This is the day that I pack with film watching! Feels like being at a film festival, finally, except that almost everyone’s already left town and it actually feels like everything is over just as I’m hitting my stride. On day one or two, I felt like I had already been here for months, but now it seems like the whole thing whizzed by in the blink of an eye.
I kick off the day with a screening of the competition film Borgman, which is apparently the first Dutch film in competition in over 30 years. It’s absurd and funny and defies description (and really, any description would be a bit of a spoiler, and the surprises in this one are so satisfying). Loosely, the plot is about a man who slowly worms his way into the lives of an unassuming family, with unexpected and bizarre consequences. Refreshing!
Next up, I pop into the Quebecois film Sarah Prefers to Run, which is in the Un Certain Regard programme. It’s a small and simple movie about a young woman who loves to run. Sarah’s commitment to running has all but eliminated any hopes of a normal social life (or any kind of life outside of running), but considering how awkward she is in all her human interactions, perhaps it’s for the best. After all, given a choice, Sarah prefers to run over pretty much any other activity.
After a short break for quick snacks, I race across from the Palais to the Theatre Croisette (a whopping 10 minute walk, really) to catch Erik Matti’s On the Job. The film looks fantastic and there are a lot of great action moments in it, but I can’t help feeling that a lot is lost in the cultural translation about the way Philippine society works. The plot centres around two inmates who are routinely let out of prison by corrupt guards in order to work as assassins. The relationship between the two is interesting, but the ins and outs of the prison system are difficult to understand at first, and once the film broadens into the larger corruption (it reaches to the top, naturally), I missed the intimate story about the two hitmen that we’d started with.
The final film of the day is Nicolas Winding Refn’s Only God Forgives, which had just a couple of days ago received some boos in the press screening but was then seemingly well received by the later public audience. None of the negative reactions lessened my excitement, and I have to say I wasn’t disappointed. The film is slow, highly stylized, and Gosling isn’t really the hero or even the main character (Thai actor Vithaya Pansringarm is, and he’s great). I loved the Thai colour palette, the deliberately languid pacing and the dreamlike atmosphere. And I loved Kristen Scott Thomas! She is the best bad mom ever.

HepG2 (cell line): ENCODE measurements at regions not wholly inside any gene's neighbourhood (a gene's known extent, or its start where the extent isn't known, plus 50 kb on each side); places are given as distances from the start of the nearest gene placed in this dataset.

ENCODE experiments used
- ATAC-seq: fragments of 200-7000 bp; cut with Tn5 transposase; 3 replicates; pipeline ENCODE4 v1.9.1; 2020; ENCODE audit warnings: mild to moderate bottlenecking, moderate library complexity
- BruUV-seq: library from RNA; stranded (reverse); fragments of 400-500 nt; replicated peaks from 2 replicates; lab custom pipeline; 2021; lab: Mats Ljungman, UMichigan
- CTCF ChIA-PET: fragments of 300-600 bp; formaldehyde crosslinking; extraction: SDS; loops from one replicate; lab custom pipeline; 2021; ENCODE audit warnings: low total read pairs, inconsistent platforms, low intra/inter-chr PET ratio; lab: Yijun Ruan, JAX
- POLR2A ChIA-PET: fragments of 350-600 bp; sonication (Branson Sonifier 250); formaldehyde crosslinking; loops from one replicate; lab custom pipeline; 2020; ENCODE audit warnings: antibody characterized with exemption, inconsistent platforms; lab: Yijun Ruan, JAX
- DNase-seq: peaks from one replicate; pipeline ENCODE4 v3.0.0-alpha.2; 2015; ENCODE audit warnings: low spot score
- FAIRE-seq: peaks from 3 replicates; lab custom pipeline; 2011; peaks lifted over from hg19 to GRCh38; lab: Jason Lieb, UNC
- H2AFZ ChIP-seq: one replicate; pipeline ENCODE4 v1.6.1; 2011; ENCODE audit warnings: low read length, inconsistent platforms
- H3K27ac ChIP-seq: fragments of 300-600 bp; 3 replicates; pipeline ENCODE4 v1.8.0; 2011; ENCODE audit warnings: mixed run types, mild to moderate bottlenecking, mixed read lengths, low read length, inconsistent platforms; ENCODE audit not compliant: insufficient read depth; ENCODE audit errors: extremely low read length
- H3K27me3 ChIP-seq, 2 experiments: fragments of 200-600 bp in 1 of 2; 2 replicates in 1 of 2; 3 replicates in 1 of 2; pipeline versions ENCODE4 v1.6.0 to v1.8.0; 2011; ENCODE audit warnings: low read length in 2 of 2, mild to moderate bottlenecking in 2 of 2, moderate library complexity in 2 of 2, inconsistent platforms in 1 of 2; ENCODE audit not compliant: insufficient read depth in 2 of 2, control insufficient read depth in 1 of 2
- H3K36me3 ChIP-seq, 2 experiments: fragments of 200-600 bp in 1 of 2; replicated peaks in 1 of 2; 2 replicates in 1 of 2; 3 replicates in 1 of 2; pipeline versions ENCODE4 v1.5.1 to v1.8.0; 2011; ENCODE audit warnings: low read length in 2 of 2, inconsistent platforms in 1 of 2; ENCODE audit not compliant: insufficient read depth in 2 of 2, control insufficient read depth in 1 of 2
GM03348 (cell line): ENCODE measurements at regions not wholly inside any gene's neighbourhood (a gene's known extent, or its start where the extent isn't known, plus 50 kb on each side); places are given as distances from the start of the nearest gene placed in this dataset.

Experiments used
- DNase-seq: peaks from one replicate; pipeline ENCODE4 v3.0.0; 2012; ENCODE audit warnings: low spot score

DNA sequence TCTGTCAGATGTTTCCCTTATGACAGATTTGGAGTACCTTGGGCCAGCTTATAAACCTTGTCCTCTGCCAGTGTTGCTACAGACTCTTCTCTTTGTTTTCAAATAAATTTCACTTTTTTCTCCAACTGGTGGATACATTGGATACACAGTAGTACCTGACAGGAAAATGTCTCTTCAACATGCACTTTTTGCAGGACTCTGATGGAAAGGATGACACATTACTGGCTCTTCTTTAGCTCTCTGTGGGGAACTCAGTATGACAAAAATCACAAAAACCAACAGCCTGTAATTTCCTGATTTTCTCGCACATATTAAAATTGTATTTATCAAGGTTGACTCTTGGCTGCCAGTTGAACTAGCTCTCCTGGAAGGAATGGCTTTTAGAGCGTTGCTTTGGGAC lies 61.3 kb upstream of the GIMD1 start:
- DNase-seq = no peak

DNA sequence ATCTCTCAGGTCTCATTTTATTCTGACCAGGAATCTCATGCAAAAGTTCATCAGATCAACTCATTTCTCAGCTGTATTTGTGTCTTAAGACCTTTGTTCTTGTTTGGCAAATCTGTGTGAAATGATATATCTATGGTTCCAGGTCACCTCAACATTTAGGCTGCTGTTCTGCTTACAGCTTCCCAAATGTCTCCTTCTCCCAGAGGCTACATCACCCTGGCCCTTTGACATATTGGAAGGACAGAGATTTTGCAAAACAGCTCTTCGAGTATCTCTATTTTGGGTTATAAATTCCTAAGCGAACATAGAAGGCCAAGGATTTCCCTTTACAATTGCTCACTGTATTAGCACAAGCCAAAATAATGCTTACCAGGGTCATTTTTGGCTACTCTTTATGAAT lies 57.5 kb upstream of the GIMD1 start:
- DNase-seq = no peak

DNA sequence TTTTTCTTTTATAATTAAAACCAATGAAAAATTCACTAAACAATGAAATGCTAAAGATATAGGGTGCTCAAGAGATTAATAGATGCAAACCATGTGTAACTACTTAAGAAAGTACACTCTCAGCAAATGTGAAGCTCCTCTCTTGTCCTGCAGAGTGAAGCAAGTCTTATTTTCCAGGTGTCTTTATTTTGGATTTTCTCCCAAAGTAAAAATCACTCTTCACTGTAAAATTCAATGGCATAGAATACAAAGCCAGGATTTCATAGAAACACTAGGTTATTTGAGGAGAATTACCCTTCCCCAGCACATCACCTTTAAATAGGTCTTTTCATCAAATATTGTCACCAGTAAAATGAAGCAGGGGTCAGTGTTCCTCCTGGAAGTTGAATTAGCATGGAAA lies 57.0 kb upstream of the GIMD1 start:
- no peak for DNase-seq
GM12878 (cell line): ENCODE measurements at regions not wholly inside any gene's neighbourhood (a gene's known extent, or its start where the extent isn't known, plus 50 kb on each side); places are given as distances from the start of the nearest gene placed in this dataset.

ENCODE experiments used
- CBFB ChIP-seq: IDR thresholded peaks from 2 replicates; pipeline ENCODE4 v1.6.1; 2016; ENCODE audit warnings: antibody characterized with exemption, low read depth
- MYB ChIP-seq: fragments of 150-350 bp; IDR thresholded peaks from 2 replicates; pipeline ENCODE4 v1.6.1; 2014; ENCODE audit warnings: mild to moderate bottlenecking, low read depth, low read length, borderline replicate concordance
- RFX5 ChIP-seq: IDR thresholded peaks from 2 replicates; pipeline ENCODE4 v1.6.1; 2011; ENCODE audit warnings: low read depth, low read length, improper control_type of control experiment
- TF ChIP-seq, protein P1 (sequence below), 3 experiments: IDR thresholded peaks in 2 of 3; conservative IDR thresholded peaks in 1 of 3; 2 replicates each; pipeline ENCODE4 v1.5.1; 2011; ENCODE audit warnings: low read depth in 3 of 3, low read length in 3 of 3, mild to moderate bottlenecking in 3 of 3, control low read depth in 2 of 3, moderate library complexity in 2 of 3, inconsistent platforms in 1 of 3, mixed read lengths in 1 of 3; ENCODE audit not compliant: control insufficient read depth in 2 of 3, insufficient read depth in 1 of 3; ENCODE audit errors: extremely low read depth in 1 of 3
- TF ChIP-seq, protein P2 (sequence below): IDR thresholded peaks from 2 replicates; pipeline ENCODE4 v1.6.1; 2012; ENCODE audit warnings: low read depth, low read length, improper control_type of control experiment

But anyway, being booed puts the film into some pretty fantastic company, as this Booed at Cannes retrospective at BAM in Brooklyn points out.
After Only God Forgives, Colin and I go off to dinner with some friends who work in distribution, back at Papa Nino’s, our favourite pizza place in town. There’s a weird amount of pizza joints in this town. I don’t know if it’s the proximity to Italy or what, but you couldn’t spit without hitting a pizza place in Cannes. They’re all pretty decent, but Papa Nino’s is by far the best. It’s a small mom & pop shop that seats 30 (tops) and I hope it never gets too popular, because it’s so good. We’ve eaten there three times on this trip and it hardly feels like enough times.
Spending the day watching movies did wonders for my sense of calm and wellbeing. At this point, getting through the odds and ends of the last couple of days seems like it’ll be a breeze.